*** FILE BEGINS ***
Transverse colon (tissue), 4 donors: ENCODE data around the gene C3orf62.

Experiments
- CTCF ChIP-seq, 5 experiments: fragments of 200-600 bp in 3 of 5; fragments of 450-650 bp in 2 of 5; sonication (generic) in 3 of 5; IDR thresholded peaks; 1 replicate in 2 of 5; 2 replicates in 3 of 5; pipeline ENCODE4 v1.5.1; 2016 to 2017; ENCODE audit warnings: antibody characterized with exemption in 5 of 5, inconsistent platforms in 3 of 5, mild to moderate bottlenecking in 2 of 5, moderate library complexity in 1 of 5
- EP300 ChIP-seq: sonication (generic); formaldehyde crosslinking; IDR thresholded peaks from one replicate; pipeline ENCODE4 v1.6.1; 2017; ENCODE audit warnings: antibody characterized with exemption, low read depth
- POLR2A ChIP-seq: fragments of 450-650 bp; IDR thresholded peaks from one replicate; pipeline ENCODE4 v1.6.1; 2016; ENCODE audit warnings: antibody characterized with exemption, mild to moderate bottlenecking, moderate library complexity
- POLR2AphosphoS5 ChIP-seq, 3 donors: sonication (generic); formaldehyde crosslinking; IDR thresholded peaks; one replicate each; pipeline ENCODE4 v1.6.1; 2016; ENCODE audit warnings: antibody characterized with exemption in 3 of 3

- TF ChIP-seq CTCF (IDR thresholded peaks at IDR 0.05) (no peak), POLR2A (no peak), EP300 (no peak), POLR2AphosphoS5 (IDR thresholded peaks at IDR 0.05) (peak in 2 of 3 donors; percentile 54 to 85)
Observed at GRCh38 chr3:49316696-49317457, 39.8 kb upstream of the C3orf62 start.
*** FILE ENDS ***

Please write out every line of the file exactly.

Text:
Transverse colon (tissue), 4 donors: ENCODE data around the gene C3orf62.

Experiments
- CTCF ChIP-seq, 5 experiments: fragments of 200-600 bp in 3 of 5; fragments of 450-650 bp in 2 of 5; sonication (generic) in 3 of 5; IDR thresholded peaks; 1 replicate in 2 of 5; 2 replicates in 3 of 5; pipeline ENCODE4 v1.5.1; 2016 to 2017; ENCODE audit warnings: antibody characterized with exemption in 5 of 5, inconsistent platforms in 3 of 5, mild to moderate bottlenecking in 2 of 5, moderate library complexity in 1 of 5
- EP300 ChIP-seq: sonication (generic); formaldehyde crosslinking; IDR thresholded peaks from one replicate; pipeline ENCODE4 v1.6.1; 2017; ENCODE audit warnings: antibody characterized with exemption, low read depth
- POLR2A ChIP-seq: fragments of 450-650 bp; IDR thresholded peaks from one replicate; pipeline ENCODE4 v1.6.1; 2016; ENCODE audit warnings: antibody characterized with exemption, mild to moderate bottlenecking, moderate library complexity
- POLR2AphosphoS5 ChIP-seq, 3 donors: sonication (generic); formaldehyde crosslinking; IDR thresholded peaks; one replicate each; pipeline ENCODE4 v1.6.1; 2016; ENCODE audit warnings: antibody characterized with exemption in 3 of 3

- TF ChIP-seq CTCF (IDR thresholded peaks at IDR 0.05) (no peak), POLR2A (no peak), EP300 (no peak), POLR2AphosphoS5 (IDR thresholded peaks at IDR 0.05) (peak in 2 of 3 donors; percentile 54 to 85)
Observed at GRCh38 chr3:49316696-49317457, 39.8 kb upstream of the C3orf62 start.